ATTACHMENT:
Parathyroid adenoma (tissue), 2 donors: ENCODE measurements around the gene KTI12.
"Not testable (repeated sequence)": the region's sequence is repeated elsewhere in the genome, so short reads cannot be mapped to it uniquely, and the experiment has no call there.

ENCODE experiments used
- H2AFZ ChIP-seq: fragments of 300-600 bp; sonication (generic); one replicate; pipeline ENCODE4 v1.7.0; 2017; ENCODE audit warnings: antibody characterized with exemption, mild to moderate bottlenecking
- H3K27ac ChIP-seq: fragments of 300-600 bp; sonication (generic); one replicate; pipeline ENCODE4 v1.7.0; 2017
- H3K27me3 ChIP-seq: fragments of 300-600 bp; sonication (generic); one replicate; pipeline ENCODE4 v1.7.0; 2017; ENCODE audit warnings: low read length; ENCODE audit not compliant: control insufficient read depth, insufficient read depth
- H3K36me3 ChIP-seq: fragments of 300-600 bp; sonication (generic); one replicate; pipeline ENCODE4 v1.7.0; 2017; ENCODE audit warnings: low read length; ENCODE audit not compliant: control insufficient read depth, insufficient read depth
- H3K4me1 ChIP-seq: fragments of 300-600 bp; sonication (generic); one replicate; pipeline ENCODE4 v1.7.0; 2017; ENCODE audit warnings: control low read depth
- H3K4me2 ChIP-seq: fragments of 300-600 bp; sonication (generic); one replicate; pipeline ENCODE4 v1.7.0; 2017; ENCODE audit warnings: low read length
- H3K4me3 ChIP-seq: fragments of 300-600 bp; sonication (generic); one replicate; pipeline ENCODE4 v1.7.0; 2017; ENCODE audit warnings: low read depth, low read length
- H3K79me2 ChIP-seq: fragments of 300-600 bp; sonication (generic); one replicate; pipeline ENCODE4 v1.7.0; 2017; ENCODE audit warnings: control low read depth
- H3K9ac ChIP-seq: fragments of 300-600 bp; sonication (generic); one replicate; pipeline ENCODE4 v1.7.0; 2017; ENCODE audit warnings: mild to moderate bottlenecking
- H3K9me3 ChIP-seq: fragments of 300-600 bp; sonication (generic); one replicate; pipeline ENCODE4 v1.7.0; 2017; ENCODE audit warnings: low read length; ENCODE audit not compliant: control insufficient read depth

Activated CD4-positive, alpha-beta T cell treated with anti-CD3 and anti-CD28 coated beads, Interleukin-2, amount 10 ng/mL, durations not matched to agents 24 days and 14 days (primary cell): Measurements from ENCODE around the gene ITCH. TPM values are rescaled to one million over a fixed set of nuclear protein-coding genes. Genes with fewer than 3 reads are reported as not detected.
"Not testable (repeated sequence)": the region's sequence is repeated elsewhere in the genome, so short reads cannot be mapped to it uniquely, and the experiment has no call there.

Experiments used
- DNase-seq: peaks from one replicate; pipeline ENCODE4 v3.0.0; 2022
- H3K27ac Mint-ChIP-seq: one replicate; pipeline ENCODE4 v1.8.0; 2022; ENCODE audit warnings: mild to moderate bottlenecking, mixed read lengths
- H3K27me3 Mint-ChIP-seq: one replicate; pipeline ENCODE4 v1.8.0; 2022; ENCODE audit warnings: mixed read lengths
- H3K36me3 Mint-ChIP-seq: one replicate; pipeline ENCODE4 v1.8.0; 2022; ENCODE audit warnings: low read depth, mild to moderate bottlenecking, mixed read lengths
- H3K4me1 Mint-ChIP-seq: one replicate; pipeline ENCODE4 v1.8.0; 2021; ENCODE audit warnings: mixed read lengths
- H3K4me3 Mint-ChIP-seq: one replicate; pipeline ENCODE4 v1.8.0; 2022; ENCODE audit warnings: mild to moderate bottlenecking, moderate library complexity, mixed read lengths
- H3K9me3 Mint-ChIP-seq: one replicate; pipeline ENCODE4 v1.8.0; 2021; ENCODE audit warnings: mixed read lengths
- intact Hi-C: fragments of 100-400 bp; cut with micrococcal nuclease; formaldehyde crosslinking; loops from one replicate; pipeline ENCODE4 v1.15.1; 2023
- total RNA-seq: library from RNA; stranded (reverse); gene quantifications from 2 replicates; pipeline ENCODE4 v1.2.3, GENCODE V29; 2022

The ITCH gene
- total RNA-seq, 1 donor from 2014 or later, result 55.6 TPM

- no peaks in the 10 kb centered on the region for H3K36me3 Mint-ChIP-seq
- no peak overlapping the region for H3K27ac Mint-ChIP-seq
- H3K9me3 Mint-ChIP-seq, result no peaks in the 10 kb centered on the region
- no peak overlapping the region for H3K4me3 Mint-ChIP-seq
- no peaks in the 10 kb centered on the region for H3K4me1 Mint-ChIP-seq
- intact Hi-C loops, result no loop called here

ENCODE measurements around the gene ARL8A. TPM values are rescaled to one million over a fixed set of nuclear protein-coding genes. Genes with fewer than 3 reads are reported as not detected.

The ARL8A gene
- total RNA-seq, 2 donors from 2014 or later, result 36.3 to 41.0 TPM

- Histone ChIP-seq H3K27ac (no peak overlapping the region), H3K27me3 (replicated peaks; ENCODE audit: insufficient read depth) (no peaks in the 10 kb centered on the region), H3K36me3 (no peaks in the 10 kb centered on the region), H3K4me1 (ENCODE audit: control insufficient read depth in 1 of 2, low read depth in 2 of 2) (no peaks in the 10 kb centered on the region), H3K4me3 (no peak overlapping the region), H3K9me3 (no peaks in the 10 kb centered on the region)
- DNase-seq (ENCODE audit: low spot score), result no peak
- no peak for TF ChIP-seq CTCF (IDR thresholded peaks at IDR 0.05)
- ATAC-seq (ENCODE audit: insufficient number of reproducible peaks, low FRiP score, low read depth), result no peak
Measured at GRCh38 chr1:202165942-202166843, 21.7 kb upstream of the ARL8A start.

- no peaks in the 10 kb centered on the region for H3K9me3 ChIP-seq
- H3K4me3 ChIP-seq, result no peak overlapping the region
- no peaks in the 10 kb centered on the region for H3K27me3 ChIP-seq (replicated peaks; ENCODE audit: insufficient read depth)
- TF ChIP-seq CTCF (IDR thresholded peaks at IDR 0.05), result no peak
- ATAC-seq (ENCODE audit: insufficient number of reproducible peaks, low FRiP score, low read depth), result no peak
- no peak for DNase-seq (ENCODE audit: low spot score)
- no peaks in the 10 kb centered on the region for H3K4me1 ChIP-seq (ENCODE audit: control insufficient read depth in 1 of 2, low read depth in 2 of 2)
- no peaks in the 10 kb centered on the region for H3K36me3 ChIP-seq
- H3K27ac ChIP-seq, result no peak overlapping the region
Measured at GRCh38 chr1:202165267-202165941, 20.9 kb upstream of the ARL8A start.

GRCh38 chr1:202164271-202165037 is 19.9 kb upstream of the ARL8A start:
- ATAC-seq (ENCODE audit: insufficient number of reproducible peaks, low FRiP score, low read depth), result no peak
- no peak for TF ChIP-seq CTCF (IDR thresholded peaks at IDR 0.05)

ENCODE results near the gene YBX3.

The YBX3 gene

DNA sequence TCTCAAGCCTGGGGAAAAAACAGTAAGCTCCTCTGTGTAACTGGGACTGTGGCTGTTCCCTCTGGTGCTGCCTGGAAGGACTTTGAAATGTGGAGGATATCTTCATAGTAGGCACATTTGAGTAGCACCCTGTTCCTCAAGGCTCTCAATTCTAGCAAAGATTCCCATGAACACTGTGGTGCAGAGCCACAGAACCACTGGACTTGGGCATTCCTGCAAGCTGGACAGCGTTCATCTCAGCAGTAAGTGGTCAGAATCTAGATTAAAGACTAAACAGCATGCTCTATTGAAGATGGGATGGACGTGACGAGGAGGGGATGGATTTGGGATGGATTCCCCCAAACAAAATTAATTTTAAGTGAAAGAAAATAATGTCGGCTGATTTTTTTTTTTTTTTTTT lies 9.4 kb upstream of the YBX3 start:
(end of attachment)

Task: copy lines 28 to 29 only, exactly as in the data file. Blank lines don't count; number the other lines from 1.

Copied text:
- no peaks in the 10 kb centered on the region for H3K36me3 Mint-ChIP-seq
- no peak overlapping the region for H3K27ac Mint-ChIP-seq